I work at a video game development studio- but I don’t actually make games. As a Marketing Assistant, my primary responsibilities involve writing about and promoting our games through in-person and digital channels. While I love my job, I can’t help but have a tremendous amount of appreciation for the work our game developers do on a daily basis- everyone from the artists who translate ideas from their imaginations into tangible art assets to the producers who work tirelessly to meet deadlines and ensure projects are completed on budget.
Of all the players involved in the creation of Filament’s games, I am perhaps most in awe of our game engineers and programmers. As someone with zero coding knowledge or experience myself, I oftentimes find myself peeking over at their computer screens and staring in admiration at the seemingly infinite lines of code the team outputs on daily basis. While I acknowledge that I may never achieve the programming proficiency of the talented folks on our team, in recent weeks I have developed a newfound interest in learning basic computer science fundamentals…and what better way to try to learn something new than with one of the games available on our online Filament Learning storefront, Human Resource Machine EDU.
Developed by the same team behind beloved indies World of Goo and Little Inferno, Human Resource Machine EDU is a mind-bending puzzle game that teaches the basics of programming via bite-sized, challenging levels. Players assume the role of a corporate office worker tasked with carrying objects between an inbox, an outbox, and storage areas. In order to progress through each level, one must automate their employee to complete a specific task using a handful of pre-selected commands- a challenge that escalates quickly as new complications are continually introduced by your supervisor. For instance, one early level asks players to grab two numbers from the inbox and put only the bigger of the two in the outbox. Players create a list of instructions and watch as their worker either succeeds in their automated efforts, or fails and is scolded by their supervisor.
At its core, Human Resource Machine EDU serves as a visual metaphor for assembly language, a low-level programming language used by some computers and other programmable devices. As players assign their worker instructions, their actions mirror a real life programmer writing commands in an actual programming language. Similarly, the ability for the in-game worker to store objects on the floor mirrors the function of memory on a real computer. What makes the game so effective as a teaching tool, more so than a textbook or online module for instance, is its use of visuals to display and demystify complex and abstract programming concepts, a feature which proved to be incredibly helpful for a first-time programmer like myself. Players watch as their worker scurries around the office performing each instruction step-by-step, which makes working through complicated problems and debugging errors a comprehensible, enjoyable, and overall satisfying learning experience.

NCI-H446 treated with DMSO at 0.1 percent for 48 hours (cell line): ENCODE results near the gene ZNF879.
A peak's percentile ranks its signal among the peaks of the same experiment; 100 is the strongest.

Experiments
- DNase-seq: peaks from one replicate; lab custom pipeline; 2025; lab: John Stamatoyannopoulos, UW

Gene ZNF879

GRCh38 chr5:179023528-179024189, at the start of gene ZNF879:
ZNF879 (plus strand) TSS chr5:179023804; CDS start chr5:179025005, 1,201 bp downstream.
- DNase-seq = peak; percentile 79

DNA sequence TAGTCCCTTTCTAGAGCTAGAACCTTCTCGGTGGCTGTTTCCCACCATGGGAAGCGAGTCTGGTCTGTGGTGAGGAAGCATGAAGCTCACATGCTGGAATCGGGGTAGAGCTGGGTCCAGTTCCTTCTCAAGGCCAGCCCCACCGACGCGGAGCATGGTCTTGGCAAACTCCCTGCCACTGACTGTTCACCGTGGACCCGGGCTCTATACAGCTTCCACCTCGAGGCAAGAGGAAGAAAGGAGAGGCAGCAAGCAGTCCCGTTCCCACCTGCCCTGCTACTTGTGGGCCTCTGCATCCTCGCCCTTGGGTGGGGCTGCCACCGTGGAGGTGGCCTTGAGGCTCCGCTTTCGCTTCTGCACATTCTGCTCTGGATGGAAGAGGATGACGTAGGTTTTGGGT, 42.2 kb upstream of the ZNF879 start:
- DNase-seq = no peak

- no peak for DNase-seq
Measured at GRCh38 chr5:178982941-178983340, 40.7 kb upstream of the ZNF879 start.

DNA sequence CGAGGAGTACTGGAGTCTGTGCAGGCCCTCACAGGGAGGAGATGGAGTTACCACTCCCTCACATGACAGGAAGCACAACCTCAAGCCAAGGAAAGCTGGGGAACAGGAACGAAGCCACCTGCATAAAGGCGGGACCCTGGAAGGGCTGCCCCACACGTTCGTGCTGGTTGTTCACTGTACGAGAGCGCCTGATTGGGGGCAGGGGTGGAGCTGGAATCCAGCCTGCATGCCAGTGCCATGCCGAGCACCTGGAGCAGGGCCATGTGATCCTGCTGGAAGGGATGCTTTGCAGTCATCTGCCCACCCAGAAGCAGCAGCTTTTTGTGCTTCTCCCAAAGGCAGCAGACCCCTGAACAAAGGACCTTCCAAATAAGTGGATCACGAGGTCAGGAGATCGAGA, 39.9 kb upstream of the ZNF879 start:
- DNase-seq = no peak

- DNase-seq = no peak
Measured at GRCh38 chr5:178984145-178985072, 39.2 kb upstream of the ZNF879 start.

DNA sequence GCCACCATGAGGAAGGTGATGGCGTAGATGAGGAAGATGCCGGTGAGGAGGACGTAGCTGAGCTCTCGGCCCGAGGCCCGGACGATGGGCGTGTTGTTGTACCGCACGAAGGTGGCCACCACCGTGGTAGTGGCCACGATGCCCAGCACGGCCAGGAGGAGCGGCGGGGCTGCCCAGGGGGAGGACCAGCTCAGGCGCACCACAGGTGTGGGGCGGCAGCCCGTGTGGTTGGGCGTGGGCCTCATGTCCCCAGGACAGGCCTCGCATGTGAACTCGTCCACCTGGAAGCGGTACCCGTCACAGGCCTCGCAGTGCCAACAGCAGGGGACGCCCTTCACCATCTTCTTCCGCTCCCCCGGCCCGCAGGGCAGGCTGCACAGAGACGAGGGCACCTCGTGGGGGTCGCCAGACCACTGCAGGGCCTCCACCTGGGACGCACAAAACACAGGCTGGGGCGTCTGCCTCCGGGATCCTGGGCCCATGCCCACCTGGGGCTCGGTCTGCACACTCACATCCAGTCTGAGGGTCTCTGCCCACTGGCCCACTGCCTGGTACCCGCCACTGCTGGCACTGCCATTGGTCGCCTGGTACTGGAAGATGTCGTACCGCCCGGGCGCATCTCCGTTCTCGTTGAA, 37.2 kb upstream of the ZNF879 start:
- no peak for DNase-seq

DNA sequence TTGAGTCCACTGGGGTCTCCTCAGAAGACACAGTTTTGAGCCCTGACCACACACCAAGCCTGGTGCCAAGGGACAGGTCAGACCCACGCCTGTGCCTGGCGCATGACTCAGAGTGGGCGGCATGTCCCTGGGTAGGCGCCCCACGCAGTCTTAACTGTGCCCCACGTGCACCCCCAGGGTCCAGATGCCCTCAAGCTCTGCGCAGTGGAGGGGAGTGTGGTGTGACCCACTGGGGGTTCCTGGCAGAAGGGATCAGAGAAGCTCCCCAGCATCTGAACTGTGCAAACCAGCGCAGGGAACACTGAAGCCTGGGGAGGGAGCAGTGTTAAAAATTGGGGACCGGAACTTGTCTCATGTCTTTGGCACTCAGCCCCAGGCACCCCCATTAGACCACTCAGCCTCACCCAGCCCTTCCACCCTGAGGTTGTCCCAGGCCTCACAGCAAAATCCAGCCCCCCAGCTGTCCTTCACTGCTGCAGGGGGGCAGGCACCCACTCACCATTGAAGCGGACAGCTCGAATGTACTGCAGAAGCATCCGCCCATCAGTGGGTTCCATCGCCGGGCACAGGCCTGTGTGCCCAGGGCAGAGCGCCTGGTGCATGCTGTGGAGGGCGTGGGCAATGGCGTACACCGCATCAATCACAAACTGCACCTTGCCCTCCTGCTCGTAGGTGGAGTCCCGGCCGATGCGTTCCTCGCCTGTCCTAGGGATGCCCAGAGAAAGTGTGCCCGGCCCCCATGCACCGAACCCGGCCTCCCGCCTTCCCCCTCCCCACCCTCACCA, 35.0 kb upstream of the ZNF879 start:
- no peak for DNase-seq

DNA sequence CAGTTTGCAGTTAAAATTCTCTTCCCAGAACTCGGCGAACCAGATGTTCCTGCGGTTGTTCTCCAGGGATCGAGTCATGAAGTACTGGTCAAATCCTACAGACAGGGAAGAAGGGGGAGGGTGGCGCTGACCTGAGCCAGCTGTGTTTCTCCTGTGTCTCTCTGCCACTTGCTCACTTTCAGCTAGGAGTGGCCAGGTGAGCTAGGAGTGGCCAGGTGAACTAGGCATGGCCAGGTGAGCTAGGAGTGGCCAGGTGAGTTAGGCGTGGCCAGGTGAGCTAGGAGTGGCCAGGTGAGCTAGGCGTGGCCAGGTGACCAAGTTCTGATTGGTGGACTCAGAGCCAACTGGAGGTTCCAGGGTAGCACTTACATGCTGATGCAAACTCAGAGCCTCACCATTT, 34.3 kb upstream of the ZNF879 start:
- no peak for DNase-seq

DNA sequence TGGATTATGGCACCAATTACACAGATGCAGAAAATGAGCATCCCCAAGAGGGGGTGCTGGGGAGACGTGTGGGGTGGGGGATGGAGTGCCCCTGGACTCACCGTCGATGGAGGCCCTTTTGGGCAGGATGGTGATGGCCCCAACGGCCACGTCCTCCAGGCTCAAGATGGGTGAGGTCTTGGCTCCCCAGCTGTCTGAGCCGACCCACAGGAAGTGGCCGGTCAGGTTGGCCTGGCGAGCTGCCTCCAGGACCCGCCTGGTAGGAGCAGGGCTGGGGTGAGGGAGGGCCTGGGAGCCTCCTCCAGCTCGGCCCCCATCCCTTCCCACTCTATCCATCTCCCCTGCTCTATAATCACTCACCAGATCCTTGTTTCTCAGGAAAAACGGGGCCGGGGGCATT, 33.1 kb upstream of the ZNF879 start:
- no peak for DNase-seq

Further aiding its power as an educational tool, Human Resource Machine EDU cleverly scales its difficulty depending on the needs of the individual player. I certainly appreciated the hints and advice made available by pestering the in-game supervisor. These words of wisdom became increasingly necessary as the challenges became brutally difficult towards the end of my playthrough. On the other hand, some players will undoubtedly have prior programming experience, so the developers included optional optimization challenges for each level that require the player to complete the stage using the bare minimum number of commands and steps. By giving players the option to tailor the difficulty to their liking, the game simultaneously widens its appeal to players of all programming ability levels and allows learners to continuously improve their skills by replaying old levels and attempting new optimization challenges.
Looking back on my time with Human Resource Machine EDU, I can safely say that it succeeded in teaching me basic coding principles such as designing simple algorithms while also introducing me to more advanced concepts like boolean logic, subroutines, and loops. While it is unlikely that the skills I’ve acquired will allow me to immediately transfer from my marketing role to a game engineering one, the game was highly effective in immersing me in its universe and teaching me more about computer programming than I had previously imagined possible.
But don’t just take my word for it- Dr. Kurt Squire, one of the most influential game-based learning researchers in the world, also strongly recommends you play this game. If there is anyone whose learning game suggestions you should listen to, it’s his.